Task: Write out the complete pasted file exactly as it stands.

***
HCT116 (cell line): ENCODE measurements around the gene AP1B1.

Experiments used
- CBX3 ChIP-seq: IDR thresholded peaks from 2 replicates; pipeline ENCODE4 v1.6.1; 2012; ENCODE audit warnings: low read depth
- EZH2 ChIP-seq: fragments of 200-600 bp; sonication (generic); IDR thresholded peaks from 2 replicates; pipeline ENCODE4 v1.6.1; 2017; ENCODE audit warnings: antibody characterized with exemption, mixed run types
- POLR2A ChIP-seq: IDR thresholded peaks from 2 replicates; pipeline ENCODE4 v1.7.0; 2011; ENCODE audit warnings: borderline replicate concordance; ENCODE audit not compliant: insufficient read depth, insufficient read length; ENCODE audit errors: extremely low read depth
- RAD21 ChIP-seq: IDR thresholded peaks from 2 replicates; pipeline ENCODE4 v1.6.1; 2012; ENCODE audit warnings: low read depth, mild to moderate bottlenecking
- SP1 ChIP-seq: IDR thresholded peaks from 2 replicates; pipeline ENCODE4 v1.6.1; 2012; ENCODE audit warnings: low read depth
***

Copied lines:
HCT116 (cell line): ENCODE measurements around the gene AP1B1.

Experiments used
- CBX3 ChIP-seq: IDR thresholded peaks from 2 replicates; pipeline ENCODE4 v1.6.1; 2012; ENCODE audit warnings: low read depth
- EZH2 ChIP-seq: fragments of 200-600 bp; sonication (generic); IDR thresholded peaks from 2 replicates; pipeline ENCODE4 v1.6.1; 2017; ENCODE audit warnings: antibody characterized with exemption, mixed run types
- POLR2A ChIP-seq: IDR thresholded peaks from 2 replicates; pipeline ENCODE4 v1.7.0; 2011; ENCODE audit warnings: borderline replicate concordance; ENCODE audit not compliant: insufficient read depth, insufficient read length; ENCODE audit errors: extremely low read depth
- RAD21 ChIP-seq: IDR thresholded peaks from 2 replicates; pipeline ENCODE4 v1.6.1; 2012; ENCODE audit warnings: low read depth, mild to moderate bottlenecking
- SP1 ChIP-seq: IDR thresholded peaks from 2 replicates; pipeline ENCODE4 v1.6.1; 2012; ENCODE audit warnings: low read depth